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Crossveinless-c, the Drosophila homolog of tumor suppressor DLC1, regulates directional elongation of dendritic branches via down-regulating Rho1 activity.

Laboratory of Cell Recognition and Pattern Formation, Graduate School of Biostudies, South Campus Research Building (Building G), Kyoto University, Yoshida Konoe-cho, Sakyo-ku, Kyoto 606-8507, Japan.
Genes to Cells (Impact Factor: 2.86). 04/2010; 15(5):485-500. DOI: 10.1111/j.1365-2443.2010.01399.x
Source: PubMed

ABSTRACT Diverse neuronal subtypes develop distinctive morphologies of dendritic arbors that receive synaptic or sensory inputs. Dendritic arbors of many subtypes take on a polarized shape, and one underlying mechanism is unidirectionally biased elongation of dendritic branches. As reported herein, we found that Drosophila Crossveinless-c (Cv-c) was a key regulator for such directional growth. In the cv-c mutant, two subclass of multidendritic sensory neurons examined formed dorsally directed branches; however, dendritic branches had difficulty in growing along the anterior-posterior (A-P) body axis. Cv-c belongs to the family of Rho GTPase-activating proteins (RhoGAPs) and is the homolog of human tumor suppressor DLC1. The RhoGAP activity of Cv-c was required cell-autonomously for the A-P-oriented growth, and Cv-c elevated the GTPase activity of Rho1 and Cdc42 in a cell-free assay. Our analysis of genetic interactions suggested that Rho1 was the target of Cv-c in vivo. All of our results suggest that Cv-c contributes to sprouting and subsequent growth of the A-P-oriented branches through negative regulation of Rho1. We discuss a role of Cv-c in dendritic growth in response to environmental cues.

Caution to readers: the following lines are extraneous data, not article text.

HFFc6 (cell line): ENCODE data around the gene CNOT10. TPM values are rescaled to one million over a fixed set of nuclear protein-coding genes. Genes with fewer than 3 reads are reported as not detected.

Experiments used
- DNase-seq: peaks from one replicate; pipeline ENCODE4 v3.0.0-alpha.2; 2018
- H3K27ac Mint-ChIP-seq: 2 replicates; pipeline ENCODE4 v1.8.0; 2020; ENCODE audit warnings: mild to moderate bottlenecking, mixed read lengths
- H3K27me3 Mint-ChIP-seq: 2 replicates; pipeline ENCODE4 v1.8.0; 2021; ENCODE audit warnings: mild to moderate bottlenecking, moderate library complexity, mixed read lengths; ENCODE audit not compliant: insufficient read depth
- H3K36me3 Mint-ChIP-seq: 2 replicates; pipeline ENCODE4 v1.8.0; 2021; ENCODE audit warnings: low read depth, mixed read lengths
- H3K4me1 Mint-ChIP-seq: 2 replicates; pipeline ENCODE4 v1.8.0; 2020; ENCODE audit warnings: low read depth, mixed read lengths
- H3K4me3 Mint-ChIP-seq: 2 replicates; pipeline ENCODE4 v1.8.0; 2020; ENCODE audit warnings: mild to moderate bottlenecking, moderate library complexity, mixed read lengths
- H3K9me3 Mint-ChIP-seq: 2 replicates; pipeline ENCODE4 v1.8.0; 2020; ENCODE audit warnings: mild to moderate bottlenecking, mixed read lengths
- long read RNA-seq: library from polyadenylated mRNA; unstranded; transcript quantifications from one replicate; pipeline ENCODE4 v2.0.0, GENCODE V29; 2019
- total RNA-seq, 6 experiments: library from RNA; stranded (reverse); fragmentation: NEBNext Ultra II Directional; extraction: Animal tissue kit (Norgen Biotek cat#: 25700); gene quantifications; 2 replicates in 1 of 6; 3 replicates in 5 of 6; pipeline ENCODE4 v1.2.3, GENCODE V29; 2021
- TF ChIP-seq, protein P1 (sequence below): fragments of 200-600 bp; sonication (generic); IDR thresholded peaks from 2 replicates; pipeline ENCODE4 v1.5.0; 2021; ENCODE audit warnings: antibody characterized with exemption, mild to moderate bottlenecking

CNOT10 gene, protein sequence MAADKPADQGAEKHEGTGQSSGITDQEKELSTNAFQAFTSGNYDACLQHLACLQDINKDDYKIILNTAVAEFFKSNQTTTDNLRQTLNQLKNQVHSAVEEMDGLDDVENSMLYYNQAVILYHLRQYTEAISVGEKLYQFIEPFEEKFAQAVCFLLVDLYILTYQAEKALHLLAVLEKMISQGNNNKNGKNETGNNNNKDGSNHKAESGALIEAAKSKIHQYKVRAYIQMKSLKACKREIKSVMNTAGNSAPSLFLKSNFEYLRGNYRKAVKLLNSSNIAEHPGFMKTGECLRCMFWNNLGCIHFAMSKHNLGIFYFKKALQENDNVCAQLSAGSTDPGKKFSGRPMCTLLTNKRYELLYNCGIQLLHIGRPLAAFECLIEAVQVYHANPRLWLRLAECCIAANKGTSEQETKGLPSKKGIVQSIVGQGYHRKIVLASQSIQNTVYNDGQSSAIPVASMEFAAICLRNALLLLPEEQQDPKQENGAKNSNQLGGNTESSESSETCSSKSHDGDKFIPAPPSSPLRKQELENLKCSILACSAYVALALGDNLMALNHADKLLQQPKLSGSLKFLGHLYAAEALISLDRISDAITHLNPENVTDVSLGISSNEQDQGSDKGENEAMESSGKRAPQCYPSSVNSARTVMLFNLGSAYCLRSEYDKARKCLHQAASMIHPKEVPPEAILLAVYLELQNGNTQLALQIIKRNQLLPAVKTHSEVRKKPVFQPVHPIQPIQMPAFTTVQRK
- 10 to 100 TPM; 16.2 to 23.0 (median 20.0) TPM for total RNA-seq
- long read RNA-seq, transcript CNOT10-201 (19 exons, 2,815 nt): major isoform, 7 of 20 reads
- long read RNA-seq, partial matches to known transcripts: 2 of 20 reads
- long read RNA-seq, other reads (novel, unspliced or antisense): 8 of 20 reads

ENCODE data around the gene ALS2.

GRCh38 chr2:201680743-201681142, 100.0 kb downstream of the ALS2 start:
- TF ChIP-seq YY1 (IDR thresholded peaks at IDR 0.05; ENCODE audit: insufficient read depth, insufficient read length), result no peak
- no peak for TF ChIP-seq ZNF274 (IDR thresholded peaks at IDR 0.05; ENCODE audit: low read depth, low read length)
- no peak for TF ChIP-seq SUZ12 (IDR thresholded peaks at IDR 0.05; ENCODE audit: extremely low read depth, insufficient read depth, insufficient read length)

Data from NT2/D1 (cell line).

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    Edited by Yue Cheng, 04/2013; InTech., ISBN: 978-953-51-1063-7
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